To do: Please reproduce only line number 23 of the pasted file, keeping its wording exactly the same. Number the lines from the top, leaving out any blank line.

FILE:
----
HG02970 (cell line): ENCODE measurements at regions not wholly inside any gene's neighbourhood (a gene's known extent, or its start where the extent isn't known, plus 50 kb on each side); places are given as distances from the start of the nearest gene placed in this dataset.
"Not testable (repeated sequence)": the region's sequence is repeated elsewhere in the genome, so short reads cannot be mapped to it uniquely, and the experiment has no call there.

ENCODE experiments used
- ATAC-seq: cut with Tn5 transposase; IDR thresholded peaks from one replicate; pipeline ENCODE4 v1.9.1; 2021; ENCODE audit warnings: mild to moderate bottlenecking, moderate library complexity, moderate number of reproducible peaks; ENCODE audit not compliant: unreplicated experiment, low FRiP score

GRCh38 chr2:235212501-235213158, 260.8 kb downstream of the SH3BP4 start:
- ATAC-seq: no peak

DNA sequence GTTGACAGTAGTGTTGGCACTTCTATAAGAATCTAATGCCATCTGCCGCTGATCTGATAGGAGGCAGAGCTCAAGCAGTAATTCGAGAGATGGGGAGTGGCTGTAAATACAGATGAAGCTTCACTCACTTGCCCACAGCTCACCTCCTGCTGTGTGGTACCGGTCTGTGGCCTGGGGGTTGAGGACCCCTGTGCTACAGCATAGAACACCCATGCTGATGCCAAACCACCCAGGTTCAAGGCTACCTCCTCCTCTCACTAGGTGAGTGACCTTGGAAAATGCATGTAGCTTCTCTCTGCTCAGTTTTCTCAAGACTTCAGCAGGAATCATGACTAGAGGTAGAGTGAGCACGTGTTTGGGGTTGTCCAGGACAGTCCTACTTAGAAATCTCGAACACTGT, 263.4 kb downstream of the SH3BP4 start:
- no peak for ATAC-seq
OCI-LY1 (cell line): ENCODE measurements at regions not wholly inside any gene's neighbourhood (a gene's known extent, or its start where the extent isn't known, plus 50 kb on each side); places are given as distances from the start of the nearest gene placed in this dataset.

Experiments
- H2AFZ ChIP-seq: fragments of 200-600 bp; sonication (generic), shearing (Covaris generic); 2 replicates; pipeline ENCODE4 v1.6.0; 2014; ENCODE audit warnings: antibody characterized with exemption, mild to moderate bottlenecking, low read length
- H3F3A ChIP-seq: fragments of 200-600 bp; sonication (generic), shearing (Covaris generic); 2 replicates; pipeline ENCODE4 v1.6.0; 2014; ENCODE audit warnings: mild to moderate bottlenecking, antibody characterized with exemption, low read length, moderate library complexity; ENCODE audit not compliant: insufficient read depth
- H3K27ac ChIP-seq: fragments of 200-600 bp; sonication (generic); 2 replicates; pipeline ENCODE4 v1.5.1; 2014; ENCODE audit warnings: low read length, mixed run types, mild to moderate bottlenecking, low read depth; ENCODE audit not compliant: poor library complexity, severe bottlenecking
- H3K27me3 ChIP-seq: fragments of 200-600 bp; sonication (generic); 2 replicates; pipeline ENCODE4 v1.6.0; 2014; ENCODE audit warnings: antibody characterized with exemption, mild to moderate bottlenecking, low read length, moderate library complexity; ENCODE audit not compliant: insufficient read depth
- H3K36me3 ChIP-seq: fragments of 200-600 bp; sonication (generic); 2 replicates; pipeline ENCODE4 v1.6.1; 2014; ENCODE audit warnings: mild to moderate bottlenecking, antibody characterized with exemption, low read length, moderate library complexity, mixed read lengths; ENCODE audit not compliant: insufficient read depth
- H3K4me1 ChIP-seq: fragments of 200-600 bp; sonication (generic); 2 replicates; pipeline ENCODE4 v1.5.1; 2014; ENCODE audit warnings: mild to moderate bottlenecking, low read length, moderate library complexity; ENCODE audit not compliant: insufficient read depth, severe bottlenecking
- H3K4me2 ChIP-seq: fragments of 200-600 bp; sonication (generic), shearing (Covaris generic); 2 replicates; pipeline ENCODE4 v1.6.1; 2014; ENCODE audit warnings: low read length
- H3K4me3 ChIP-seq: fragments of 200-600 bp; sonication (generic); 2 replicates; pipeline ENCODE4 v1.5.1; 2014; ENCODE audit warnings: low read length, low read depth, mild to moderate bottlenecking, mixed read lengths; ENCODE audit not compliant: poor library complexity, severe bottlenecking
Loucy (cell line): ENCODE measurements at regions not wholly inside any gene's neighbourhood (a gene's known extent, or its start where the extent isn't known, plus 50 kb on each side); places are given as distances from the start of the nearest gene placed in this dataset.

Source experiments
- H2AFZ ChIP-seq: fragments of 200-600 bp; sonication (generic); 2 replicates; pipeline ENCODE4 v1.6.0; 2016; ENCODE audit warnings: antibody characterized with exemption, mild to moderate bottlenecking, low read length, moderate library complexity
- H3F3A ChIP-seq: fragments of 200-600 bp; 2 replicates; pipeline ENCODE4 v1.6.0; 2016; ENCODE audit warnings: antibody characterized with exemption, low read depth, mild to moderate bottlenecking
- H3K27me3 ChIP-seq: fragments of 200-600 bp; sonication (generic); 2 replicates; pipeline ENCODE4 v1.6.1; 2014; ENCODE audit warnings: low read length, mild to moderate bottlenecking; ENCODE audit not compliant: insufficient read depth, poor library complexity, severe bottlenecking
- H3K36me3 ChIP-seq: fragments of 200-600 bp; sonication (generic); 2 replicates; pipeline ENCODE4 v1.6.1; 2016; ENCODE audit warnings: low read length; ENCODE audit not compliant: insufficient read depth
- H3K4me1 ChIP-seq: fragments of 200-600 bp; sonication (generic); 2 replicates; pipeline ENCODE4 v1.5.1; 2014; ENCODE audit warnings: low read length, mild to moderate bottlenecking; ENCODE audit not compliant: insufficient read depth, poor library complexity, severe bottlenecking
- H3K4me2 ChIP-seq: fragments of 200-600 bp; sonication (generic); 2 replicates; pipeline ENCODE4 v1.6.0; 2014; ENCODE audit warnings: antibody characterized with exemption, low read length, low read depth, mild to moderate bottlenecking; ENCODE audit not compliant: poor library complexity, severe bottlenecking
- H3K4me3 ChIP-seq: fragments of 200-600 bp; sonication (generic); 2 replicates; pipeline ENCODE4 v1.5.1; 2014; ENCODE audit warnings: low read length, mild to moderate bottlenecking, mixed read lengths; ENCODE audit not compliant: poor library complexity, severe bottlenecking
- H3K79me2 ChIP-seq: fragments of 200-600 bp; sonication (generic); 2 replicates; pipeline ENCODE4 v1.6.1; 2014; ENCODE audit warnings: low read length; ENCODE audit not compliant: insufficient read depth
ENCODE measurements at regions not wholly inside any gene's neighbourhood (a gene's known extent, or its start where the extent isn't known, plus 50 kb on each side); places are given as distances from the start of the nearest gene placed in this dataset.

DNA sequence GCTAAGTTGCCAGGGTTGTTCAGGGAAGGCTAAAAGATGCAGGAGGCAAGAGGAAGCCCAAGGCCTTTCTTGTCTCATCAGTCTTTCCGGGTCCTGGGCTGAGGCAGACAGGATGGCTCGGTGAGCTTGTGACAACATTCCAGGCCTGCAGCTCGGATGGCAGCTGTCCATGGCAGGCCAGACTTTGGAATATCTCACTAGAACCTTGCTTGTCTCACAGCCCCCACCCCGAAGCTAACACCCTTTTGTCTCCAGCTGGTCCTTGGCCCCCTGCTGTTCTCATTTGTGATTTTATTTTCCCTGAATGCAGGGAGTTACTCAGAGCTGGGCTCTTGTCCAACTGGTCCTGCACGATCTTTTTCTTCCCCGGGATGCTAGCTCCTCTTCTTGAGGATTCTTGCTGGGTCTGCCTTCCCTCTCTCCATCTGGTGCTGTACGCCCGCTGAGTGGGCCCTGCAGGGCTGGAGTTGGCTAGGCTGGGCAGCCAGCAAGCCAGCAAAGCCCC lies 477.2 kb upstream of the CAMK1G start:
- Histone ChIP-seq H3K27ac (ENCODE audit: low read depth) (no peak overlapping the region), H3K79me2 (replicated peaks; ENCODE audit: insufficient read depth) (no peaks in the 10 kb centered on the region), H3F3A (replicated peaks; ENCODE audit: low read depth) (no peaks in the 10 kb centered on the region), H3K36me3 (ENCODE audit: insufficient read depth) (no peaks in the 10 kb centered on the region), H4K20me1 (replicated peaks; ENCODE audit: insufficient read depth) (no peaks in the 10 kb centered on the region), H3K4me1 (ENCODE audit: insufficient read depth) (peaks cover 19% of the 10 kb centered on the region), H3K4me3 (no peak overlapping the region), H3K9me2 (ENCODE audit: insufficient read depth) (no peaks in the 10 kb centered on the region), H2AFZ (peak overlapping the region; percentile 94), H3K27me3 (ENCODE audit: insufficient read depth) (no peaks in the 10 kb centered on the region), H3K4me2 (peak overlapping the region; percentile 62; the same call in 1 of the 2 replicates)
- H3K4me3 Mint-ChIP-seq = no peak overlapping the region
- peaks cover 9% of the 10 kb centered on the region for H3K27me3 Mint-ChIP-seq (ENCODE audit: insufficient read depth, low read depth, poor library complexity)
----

- H3K27me3 ChIP-seq: fragments of 200-600 bp; sonication (generic); 2 replicates; pipeline ENCODE4 v1.6.1; 2014; ENCODE audit warnings: low read length, mild to moderate bottlenecking; ENCODE audit not compliant: insufficient read depth, poor library complexity, severe bottlenecking